Teachers are trained principally by the Cyril Potter College of Education, which offers a two-year program for those entering the nursery and primary schools and a three-year program for those aiming to become secondary or vocational teachers. To be accepted, all applicants must pass four subjects (which must include English and mathematics) on the CXC examination or a qualifying level on the General Certificate of Education examination. A fee is required, and each student must agree to serve the government for five years after graduation. Certification requires 85 percent attendance in all subjects, and the course lasts 20 hours a week. Programs include such topics as study skills and the teaching of reading, and lectures are given on the English language, mathematics, music, and moral education and guidance. Gender-free teaching skills and gender sensitivity training are also part of the curriculum.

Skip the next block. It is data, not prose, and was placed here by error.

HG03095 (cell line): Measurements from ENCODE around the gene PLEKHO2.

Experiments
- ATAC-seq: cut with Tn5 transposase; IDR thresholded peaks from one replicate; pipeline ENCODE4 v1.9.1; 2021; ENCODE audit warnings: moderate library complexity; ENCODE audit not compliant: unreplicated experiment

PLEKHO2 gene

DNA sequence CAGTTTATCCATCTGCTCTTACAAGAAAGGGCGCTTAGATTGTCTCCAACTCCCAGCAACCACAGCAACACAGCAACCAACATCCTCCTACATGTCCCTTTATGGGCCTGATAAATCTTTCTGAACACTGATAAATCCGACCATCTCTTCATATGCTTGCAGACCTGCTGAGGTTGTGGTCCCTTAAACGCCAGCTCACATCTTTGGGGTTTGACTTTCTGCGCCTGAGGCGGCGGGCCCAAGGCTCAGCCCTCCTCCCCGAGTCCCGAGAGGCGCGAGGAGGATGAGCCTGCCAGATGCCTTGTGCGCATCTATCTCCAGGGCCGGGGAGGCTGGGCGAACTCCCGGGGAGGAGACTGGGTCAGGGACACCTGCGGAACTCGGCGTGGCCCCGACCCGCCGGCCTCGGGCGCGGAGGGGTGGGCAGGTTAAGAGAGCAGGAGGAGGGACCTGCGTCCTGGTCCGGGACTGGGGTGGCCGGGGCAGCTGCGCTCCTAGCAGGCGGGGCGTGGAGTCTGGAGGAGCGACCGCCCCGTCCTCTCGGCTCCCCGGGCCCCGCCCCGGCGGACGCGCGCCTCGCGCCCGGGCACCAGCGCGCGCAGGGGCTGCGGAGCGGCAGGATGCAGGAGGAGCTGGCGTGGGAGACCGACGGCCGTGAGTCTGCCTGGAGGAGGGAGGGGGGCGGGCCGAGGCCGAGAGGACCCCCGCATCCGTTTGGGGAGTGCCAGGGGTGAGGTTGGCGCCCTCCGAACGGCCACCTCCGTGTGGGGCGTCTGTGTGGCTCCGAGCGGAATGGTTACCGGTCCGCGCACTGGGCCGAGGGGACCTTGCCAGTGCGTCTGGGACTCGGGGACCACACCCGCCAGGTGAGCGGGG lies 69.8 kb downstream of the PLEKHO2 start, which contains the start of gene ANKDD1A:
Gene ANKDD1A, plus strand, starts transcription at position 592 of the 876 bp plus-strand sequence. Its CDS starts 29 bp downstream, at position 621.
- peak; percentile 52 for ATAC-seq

Graduates earn a teaching certificate from the Cyril Potter College of Education. Between 1995 and 2000, more than 2,200 trained teachers graduated from this college, though many of them chose to teach in private schools or in foreign countries, attracted by higher wages and better working conditions. Female students are the majority in the college, especially in the nursery, primary, and secondary programs. The college also has programs for untrained teachers and programs for upgrading teachers in the remote areas of the republic.
Teachers may also be trained at the University of Guyana, which offers courses in education that lead to a diploma, bachelor's degree, or a master's degree. The university works closely with the Cyril Potter College, and both programs are supervised by the Ministry of Education, which also places graduates. The Lilian Dewar College of Education, which specializes in training secondary teachers, was founded in 1968 in response to the growing need for secondary teachers.